31 Maple Street
Bristol, Connecticut USA
May 19, 2019
Acts 10:1-17, 23-28, 34-35, 44-48
Rev. Kristen J. Kleiman
Although I miss Heidi Klum and Tim Gunn, I am still a huge fan of Project Runway. It has new hosts, new judges. It’s even made a channel switch again, but one thing remains the same about this fashion design competition- its catch phrase. “In fashion, one day you are in and the next you are out.” And it’s true. One week you might be at the top in the competition and the next week you might be eliminated.
It’s sadly the way of much of the world, but it’s not the way of Jesus Christ, not the way of Jesus’ community. Not everyone understands that though. Even Simon Peter did not understand the radical inclusiveness of Jesus’ community. Even after 3 years of traveling with Jesus, even after witnessing Jesus’ ministry of radical inclusion, Simon Peter believed that some people were in and others were out. It’s what he had been taught his whole life. Those born to the Jewish faith were in. Those who followed the laws handed down from Moses were in. And everyone else was out.
Peter thought things were going to be the same with the community of Jesus Christ. And then one day, in a vision from God, Peter learned that “what God has made clean, what God has declared good, no person should call unclean, no person should call unworthy or unacceptable”.
And if that vision was not enough, then God sent representatives of one of those very people Peter might have previously considered unacceptable – a commander in the Roman army. Cornelius was not Jewish. Cornelius was not in – or so Peter had always been taught to believe. And yet, Cornelius was a faithful man. Cornelius generously shared his financial treasure with the poor; Cornelius prayed and depended on God; Cornelius was thought well of by those in the Jewish community. Cornelius was a good man, a devout man, a faithful and upright man so why was he out? Why was he unacceptable?
And then Peter realizes, “I truly understand that God shows no partiality, but in every nation anyone who fears [God] and does what is right is acceptable to [God].” (Acts 10:34-35)
Peter discovers that all are welcome in Christ’s community, all are ‘in’ in the Church. Period. End of sentence. No qualifiers. No if’s, and’s, or but’s.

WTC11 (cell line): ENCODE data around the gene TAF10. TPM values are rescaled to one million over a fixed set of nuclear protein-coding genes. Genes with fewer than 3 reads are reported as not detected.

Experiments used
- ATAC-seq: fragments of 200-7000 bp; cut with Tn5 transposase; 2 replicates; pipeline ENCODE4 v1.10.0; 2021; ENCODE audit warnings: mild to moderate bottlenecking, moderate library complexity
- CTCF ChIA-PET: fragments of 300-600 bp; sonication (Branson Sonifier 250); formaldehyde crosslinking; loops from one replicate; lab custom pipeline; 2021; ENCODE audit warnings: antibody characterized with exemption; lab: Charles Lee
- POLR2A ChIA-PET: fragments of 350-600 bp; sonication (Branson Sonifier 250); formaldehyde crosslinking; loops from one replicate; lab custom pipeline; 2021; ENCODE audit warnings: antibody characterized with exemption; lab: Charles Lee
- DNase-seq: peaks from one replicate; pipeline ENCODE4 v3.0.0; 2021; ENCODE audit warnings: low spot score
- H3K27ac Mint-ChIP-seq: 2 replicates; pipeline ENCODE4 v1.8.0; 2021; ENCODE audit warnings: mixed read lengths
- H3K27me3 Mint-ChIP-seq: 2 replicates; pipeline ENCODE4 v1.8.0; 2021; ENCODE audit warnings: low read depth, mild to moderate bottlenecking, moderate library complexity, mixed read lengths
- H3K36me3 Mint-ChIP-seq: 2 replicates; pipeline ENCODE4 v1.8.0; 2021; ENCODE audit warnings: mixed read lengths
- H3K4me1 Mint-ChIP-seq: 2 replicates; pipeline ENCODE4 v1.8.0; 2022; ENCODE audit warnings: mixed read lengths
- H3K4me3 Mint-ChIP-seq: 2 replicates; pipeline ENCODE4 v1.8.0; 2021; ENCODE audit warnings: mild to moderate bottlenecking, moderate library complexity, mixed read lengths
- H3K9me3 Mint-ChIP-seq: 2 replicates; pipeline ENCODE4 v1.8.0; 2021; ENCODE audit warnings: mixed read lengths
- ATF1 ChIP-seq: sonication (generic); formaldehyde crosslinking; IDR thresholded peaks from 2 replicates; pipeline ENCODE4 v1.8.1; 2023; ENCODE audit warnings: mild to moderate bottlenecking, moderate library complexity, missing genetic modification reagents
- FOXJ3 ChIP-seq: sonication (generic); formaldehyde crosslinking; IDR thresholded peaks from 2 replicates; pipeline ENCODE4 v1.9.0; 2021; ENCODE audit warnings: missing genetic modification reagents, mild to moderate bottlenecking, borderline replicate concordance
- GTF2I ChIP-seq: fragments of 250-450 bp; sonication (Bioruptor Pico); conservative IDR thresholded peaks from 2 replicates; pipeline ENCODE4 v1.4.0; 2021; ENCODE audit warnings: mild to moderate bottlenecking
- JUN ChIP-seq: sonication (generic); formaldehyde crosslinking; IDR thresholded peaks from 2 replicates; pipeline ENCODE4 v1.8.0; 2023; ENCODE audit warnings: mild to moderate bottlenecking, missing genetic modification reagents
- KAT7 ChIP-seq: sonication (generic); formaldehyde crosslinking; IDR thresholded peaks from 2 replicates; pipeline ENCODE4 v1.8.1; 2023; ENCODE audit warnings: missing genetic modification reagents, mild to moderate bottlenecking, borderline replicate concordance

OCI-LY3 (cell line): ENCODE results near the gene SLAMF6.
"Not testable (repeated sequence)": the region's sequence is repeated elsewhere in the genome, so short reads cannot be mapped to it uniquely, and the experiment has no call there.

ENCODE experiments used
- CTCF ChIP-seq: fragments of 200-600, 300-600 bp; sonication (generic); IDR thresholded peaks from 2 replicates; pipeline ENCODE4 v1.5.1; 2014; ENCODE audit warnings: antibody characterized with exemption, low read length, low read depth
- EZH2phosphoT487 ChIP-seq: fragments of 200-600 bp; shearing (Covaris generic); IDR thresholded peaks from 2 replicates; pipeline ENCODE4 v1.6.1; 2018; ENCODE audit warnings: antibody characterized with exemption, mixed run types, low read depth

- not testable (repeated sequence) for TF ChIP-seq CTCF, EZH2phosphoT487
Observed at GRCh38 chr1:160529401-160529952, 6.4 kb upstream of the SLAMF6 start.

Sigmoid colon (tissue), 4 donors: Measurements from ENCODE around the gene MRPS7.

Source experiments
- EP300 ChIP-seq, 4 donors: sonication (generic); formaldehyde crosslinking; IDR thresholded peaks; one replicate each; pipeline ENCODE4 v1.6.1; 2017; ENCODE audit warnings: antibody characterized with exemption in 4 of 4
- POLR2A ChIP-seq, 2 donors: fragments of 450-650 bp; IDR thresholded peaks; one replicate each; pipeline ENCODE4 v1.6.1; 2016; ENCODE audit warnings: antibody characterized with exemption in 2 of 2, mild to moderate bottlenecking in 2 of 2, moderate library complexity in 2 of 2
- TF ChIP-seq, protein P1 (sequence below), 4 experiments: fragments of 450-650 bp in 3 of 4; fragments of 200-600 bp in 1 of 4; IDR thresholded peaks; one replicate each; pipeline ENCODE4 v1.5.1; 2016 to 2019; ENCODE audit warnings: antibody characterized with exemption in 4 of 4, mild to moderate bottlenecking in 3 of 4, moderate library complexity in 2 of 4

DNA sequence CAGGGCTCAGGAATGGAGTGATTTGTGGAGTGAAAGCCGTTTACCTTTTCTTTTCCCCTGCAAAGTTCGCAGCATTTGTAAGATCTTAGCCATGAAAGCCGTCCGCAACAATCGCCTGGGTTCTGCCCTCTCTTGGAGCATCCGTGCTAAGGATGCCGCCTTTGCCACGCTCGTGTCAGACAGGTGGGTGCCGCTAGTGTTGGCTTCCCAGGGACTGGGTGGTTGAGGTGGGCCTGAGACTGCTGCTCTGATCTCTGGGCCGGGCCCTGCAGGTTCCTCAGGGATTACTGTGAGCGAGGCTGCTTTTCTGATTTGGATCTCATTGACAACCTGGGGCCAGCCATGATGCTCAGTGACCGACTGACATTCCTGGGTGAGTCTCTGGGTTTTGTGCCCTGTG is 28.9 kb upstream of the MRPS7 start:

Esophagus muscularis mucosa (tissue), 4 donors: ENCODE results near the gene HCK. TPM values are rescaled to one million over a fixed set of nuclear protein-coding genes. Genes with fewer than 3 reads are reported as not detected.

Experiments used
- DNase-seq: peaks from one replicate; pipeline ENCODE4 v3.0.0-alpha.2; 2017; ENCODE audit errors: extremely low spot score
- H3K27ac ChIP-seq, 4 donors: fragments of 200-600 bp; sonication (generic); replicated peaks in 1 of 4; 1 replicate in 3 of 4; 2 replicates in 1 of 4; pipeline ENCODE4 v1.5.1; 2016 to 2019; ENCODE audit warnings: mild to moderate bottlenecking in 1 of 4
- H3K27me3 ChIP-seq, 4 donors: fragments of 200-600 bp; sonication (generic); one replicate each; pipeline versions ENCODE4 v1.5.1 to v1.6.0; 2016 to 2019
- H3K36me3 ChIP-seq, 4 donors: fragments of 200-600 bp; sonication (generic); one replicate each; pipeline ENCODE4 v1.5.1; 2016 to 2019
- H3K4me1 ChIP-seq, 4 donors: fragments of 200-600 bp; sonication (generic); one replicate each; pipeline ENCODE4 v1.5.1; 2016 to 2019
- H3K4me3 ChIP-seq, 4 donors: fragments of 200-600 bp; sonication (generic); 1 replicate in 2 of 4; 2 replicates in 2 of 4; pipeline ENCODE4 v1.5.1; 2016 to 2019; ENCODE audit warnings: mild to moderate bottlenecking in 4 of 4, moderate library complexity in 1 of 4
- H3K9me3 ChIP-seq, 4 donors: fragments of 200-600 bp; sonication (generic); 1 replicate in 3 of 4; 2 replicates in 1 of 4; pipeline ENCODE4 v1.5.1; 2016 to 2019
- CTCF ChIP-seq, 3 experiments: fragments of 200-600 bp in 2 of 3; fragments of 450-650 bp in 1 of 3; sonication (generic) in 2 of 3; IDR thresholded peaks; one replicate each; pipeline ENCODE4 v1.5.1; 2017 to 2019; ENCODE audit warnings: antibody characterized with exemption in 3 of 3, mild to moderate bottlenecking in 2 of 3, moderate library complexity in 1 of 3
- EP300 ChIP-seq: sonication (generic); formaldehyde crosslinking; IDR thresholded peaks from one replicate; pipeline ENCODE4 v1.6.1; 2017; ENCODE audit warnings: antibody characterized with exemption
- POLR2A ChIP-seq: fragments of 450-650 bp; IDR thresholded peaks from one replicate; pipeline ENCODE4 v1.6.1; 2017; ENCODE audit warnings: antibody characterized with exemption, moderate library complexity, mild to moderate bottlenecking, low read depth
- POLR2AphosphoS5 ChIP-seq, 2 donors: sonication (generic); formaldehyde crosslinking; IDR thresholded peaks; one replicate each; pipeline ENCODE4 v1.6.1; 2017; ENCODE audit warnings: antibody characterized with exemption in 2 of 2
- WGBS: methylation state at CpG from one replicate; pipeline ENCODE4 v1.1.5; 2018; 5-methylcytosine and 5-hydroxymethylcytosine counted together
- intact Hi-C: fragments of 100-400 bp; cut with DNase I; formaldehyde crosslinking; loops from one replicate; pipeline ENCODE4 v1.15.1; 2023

That is what we believe in the United Church of Christ. That is what we believe as the First Congregational Church. No matter who you are or where you are on life’s journey, you are welcome here. That’s what we practice as we welcome Maddox into the faith and family of Jesus Christ. That’s what we practice as we welcome four new members into the fellowship of this Christian community. All who wish to have a relationship with the God of love we know through Jesus Christ are welcome here.
It’s not what all Christian communities believe or practice though so why do we welcome all? Do we do it because when Peter was hungry, he had a vision about four-footed creatures and a voice said, ‘What God has made clean, you must not call profane.’? Do we welcome all because Cornelius had a vision about Peter? Do we practice radical inclusivity because the Bible tells us that the Holy Spirit fell upon everyone that day– Jew and non-Jew, all who heard the word of God?
It is for all of those reasons and so many more that we are called as followers of Jesus Christ to welcome all. It is because the Bible tells us that in the beginning God created all creatures, all people, all animals, all of creation, and God called us all good, very good.
It is because throughout our faith story, going back thousands and thousands of years, over and over again, God has told us to welcome the stranger, to include the outcast, to honor both the child and the elder.
It is because we know deep in our hearts that in unconditional love Jesus Christ gave his life for all people. And it is because the Holy Spirit of God dwells within the breath and body of each person. Because the Holy Spirit of God chooses who she chooses to bless and not who we deem acceptable or worthy.
So if God loves all, if Jesus died for all, if the Holy Spirit chooses to dwell with all, who are we to say otherwise?
We aren’t. Our role is to welcome. Our role is to embody the extravagant love of God made known to us in Jesus Christ. Our role is to nurture each person’s relationship with the Holy Spirit, inspiring and empowering each person to use their tremendous gifts for building God’s community of love, peace, and justice here on earth.
So this day, we are honored to practice that extravagant love and welcome as we baptize Maddox and welcome Marjorie, Mike, Ruth, and Steve. And every day, we are called – wherever our journey takes us, to continue to practice the love, unity, and radical inclusiveness that are the way of Jesus Christ that we might transform this world into God’s amazing community of peace and love.